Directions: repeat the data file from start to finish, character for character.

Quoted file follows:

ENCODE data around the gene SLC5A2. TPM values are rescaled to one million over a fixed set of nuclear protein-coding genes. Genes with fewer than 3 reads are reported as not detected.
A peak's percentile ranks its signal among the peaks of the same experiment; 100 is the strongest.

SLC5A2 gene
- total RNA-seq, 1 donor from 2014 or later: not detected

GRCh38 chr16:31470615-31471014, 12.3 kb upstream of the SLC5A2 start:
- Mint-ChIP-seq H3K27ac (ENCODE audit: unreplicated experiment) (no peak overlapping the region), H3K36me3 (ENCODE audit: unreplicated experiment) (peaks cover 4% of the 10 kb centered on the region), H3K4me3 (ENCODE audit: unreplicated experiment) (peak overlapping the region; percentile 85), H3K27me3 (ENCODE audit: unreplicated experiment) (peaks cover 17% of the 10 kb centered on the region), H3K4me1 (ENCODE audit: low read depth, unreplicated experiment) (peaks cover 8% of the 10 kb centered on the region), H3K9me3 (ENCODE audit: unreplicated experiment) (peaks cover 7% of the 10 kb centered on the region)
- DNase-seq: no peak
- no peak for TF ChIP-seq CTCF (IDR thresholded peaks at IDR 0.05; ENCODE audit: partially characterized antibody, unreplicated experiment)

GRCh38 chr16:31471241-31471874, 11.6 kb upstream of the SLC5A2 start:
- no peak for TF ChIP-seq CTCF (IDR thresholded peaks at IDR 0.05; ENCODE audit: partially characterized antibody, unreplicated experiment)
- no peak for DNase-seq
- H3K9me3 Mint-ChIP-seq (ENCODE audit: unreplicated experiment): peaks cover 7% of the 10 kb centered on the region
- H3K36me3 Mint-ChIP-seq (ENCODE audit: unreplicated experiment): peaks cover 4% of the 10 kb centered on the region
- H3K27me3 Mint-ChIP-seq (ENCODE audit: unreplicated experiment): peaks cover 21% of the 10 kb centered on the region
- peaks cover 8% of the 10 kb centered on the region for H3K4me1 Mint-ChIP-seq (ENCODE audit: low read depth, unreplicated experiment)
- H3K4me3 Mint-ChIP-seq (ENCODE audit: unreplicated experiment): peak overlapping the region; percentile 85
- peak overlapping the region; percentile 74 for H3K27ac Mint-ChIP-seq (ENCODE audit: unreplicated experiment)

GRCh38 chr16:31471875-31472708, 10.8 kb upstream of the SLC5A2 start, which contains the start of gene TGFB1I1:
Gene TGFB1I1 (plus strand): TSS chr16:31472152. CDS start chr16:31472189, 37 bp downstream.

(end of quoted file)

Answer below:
ENCODE data around the gene SLC5A2. TPM values are rescaled to one million over a fixed set of nuclear protein-coding genes. Genes with fewer than 3 reads are reported as not detected.
A peak's percentile ranks its signal among the peaks of the same experiment; 100 is the strongest.

SLC5A2 gene
- total RNA-seq, 1 donor from 2014 or later: not detected

GRCh38 chr16:31470615-31471014, 12.3 kb upstream of the SLC5A2 start:
- Mint-ChIP-seq H3K27ac (ENCODE audit: unreplicated experiment) (no peak overlapping the region), H3K36me3 (ENCODE audit: unreplicated experiment) (peaks cover 4% of the 10 kb centered on the region), H3K4me3 (ENCODE audit: unreplicated experiment) (peak overlapping the region; percentile 85), H3K27me3 (ENCODE audit: unreplicated experiment) (peaks cover 17% of the 10 kb centered on the region), H3K4me1 (ENCODE audit: low read depth, unreplicated experiment) (peaks cover 8% of the 10 kb centered on the region), H3K9me3 (ENCODE audit: unreplicated experiment) (peaks cover 7% of the 10 kb centered on the region)
- DNase-seq: no peak
- no peak for TF ChIP-seq CTCF (IDR thresholded peaks at IDR 0.05; ENCODE audit: partially characterized antibody, unreplicated experiment)

GRCh38 chr16:31471241-31471874, 11.6 kb upstream of the SLC5A2 start:
- no peak for TF ChIP-seq CTCF (IDR thresholded peaks at IDR 0.05; ENCODE audit: partially characterized antibody, unreplicated experiment)
- no peak for DNase-seq
- H3K9me3 Mint-ChIP-seq (ENCODE audit: unreplicated experiment): peaks cover 7% of the 10 kb centered on the region
- H3K36me3 Mint-ChIP-seq (ENCODE audit: unreplicated experiment): peaks cover 4% of the 10 kb centered on the region
- H3K27me3 Mint-ChIP-seq (ENCODE audit: unreplicated experiment): peaks cover 21% of the 10 kb centered on the region
- peaks cover 8% of the 10 kb centered on the region for H3K4me1 Mint-ChIP-seq (ENCODE audit: low read depth, unreplicated experiment)
- H3K4me3 Mint-ChIP-seq (ENCODE audit: unreplicated experiment): peak overlapping the region; percentile 85
- peak overlapping the region; percentile 74 for H3K27ac Mint-ChIP-seq (ENCODE audit: unreplicated experiment)

GRCh38 chr16:31471875-31472708, 10.8 kb upstream of the SLC5A2 start, which contains the start of gene TGFB1I1:
Gene TGFB1I1 (plus strand): TSS chr16:31472152. CDS start chr16:31472189, 37 bp downstream.